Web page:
FIG. 5 shows a side cutaway view through the second embodiment of the lead of FIG. 1, also illustrated in FIG. 3. In this view, the stranded conductor is shown arranged loosely within the lumen of coiled conductor 1 16. All other labeled elements correspond to those illustrated in FIG. 2.

In the embodiments illustrated in Figures 2, 3, 4 and 5, conductor 118 may be insulated or uninsulated, as discussed above, depending on whether contact between the two conductors along their length is desired. An alternative embodiment in which the stranded conductor is desired to be insulated from the coiled conductor along some portion of its length may employ a separate lumen in the lead body for the stranded conductor, intermediate its points of connection to the coiled conductor. An additional alternative as discussed below may employ a tubular, insulative sheath within or around coiled conductor 116 to insulate it from conductor 118.

FIGs. 6 et seq. show basic mechanisms which may optionally be employed to mechanically interconnect the stranded conductor 118, the coiled conductor 116, electrode 16 and connector pin 36. These illustrated interconnection mechanisms are intended to be exemplary, and may of course, be employed in conjunction with other components of implantable leads, including other types of electrical connectors such as connector rings, corresponding to connector ring 32 and to interconnect these conductors with other types of electrodes and to interconnect these components with other lead components such as physiologic sensors such as pressure sensors, oxygen sensors, temperature sensors and the like.

Figure 6 is a sectional view through the distal portion of the lead illustrated in Figure 1. In this view, the interconnection of conductor 116, conductor 118 and electrode 16 is visible. Extending distally from the defibrillation electrode 12, the lead takes the form of a molded piece part 228, which carries ring electrode 14, which is in turn coupled to stranded conductor 1 12 (not visible in this view). Electrode 16 as illustrated is a steroid-eluting electrode, provided with a monolithic controlled release device 222 located within a chamber within the electrode. Electrode 16 is coupled to a coiled conductor 116 and 118 by means of an external crimping sleeve 224, which compresses conductor 118 against conductor 116 and compresses conductor 116 against the proximal portion 220 of electrode 16. Other types of tip electrodes, including screw- in electrodes may of course be substituted for electrode 16. Similarly, other mechanisms may be employed to interconnect conductors 118 and 116 and electrode 16, including welding, swaging, crimping and combinations thereof, including mechanisms as disclosed in commonly assigned, copending U.S. Patent Application No. 08/657,577 by Boser et al, filed June 7, 1996 and U.S. Patent Application No. 08/439,332 by Swoyer et al., filed May 11, 1995, both incorporated herein by reference in their entireties.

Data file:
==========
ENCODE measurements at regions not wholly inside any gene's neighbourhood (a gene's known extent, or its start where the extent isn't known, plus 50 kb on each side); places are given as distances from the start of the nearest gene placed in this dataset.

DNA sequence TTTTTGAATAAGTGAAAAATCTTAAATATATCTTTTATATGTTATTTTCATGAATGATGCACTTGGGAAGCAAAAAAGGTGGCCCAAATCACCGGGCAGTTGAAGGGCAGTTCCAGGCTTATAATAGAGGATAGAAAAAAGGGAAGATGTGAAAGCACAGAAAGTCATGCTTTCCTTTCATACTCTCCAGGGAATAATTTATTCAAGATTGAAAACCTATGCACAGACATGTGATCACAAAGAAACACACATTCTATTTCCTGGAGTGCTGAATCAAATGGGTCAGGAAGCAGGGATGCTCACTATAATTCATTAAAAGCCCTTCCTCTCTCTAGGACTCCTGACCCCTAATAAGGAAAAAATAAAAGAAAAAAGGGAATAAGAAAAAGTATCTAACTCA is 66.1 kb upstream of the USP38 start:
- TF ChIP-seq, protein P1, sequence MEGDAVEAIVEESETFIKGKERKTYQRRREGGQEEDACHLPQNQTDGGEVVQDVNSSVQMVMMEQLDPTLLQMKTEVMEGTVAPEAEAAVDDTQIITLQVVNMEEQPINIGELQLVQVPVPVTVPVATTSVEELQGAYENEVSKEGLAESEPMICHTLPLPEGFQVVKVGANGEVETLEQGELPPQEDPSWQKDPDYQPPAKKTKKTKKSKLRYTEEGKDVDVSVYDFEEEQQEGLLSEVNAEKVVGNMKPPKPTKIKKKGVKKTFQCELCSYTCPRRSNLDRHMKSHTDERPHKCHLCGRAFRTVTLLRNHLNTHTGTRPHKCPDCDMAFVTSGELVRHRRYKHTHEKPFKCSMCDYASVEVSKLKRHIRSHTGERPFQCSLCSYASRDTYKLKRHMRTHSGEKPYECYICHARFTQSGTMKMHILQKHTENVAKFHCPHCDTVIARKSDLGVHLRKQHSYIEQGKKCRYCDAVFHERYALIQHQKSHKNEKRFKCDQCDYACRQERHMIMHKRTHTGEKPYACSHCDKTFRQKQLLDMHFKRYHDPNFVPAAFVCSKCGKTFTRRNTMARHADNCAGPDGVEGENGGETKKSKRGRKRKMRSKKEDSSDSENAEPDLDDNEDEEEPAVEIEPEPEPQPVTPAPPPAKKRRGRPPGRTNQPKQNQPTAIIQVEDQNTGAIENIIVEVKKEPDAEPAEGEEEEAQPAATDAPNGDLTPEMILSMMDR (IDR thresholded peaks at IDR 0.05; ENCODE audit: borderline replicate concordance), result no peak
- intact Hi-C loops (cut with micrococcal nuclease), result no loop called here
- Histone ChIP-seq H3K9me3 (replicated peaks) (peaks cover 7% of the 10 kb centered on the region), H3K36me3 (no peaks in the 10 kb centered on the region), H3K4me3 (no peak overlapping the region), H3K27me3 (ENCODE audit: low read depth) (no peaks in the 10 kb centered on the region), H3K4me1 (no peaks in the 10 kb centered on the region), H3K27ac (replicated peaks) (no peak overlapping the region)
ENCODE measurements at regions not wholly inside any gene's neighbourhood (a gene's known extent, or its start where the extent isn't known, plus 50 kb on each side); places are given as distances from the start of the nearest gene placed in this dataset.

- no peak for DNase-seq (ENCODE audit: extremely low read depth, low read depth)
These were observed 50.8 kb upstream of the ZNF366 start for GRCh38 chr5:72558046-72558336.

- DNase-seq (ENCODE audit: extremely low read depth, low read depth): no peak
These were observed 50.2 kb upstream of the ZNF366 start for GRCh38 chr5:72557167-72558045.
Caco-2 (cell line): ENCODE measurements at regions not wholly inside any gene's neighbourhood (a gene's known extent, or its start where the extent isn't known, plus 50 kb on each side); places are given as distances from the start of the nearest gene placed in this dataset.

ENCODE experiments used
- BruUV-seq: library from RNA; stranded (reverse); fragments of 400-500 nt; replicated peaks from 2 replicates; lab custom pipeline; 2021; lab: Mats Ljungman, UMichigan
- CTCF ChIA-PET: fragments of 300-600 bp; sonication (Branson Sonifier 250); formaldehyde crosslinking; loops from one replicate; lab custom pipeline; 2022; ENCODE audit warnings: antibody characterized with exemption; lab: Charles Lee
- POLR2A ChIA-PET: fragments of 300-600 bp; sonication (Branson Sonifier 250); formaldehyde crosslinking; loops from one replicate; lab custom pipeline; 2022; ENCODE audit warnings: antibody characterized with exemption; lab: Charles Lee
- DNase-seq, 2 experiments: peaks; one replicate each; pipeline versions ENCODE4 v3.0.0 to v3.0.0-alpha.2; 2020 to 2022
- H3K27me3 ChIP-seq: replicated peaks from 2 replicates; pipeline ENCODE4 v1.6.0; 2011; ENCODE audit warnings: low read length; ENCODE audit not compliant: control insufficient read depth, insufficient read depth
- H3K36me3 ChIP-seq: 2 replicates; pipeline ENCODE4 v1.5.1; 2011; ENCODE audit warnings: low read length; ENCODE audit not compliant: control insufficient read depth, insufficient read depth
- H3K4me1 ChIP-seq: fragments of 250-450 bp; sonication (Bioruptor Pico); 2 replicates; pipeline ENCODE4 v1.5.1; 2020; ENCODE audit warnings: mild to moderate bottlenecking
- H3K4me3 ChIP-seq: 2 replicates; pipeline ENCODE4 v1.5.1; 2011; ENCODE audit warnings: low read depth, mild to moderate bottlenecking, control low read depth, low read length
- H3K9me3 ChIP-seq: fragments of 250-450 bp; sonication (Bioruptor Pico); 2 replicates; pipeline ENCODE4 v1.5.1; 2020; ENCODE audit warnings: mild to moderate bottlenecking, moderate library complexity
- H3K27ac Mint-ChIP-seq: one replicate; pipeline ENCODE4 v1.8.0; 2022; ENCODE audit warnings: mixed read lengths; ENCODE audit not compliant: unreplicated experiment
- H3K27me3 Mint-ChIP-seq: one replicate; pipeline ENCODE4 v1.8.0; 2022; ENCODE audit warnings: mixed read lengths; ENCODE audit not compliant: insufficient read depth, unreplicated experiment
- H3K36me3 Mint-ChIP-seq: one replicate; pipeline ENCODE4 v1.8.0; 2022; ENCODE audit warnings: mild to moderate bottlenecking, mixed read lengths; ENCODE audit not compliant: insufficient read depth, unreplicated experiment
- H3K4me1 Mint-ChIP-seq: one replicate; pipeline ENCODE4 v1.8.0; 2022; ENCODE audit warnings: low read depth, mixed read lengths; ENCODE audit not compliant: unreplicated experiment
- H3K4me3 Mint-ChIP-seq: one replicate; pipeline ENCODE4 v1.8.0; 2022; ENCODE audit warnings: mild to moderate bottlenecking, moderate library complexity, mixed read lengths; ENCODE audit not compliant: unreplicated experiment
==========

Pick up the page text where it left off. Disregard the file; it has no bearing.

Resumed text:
Conductor 114 passes through an internal lumen 100 within lead body 10, and has its insulation removed in areas in which it passes through the cross-bore crimp sleeve 212. The distal turn of electrode coil 12 can be seen at 12A as it passes through the peφendicular cross-bore through sleeve 212. The sleeve 212 is crimped to the conductor 114 and a portion of the distal turn of electrode coil 12 is inserted through the cross bore and the entry and exit points of the coil are laser welded to the sleeve. External polymeric sleeve 230 is slid over the distal ends of conductor coil 12, and the areas between the sleeve 230 lead body 10 is backfilled by means of medical adhesive or other polymeric material.. The electrode coil 12 may be secured to the outer circumference of the lead body 10 by means of a backfilling process as described in U.S.

Patent No. 4,934,049. incoφorated herein by reference in its entirety.

Figure 7 illustrates the distal portion of the lead in the second embodiment of the invention in which the stranded conductor 118 is located internal to coil conductor 116. All illustrated elements correspond to identically numbered elements in Figure 6, with the exception that a bore is provided in the proximal section 220A of electrode 16, and stranded conductor 1 18 is crimped therein.

While Figures 6 and 7 show the inter-connection of the stranded and coiled conductors at the tip electrode 16, these conductors may instead be connected at a point proximal to the tip electrode, for example by use of a cross-bore crimp sleeve similar to sleeve 212, or by means of other types of welded, swaged or crimped connections as discussed above.

Figure 8 is sectional view through the bipolar connector assembly 24 of the lead illustrated in Figure 1 , illustrating the first embodiment of the invention. In this view, the proximal end of connector pin 36 is visible in cross-section, and connector ring 32 is visible in cross-section. Connector pin 36 is coupled to coiled conductor 116 by means of a swaging core 200, which compresses conductor coil 116 and stranded conductor 118 between the interior lumen of connector pin 36 and the outer surface of swaging core 200, in a conventional fashion. An insulative sleeve 206 surrounds conductors 116 and 118, and extends distally, back through the connector assembly into molded sealing ring sleeve 28 (Fig. 1).

Surrounding connector pin 36 is a molded sealing ring sleeve 34, which may be fabricated of silicone rubber, which in turn is mounted to a spacer 204 which is typically fabricated of a harder plastic, such as polyurethane. Spacer 204 is molded in situ between connector pin 36 and ring electrode 32, and is maintained in mechanical interconnection with electrode 32 by means of internal threading 208, as described in U.S. Patent No. 4,572,605, issued to Hess, et al., incoφorated herein by reference in its entirety.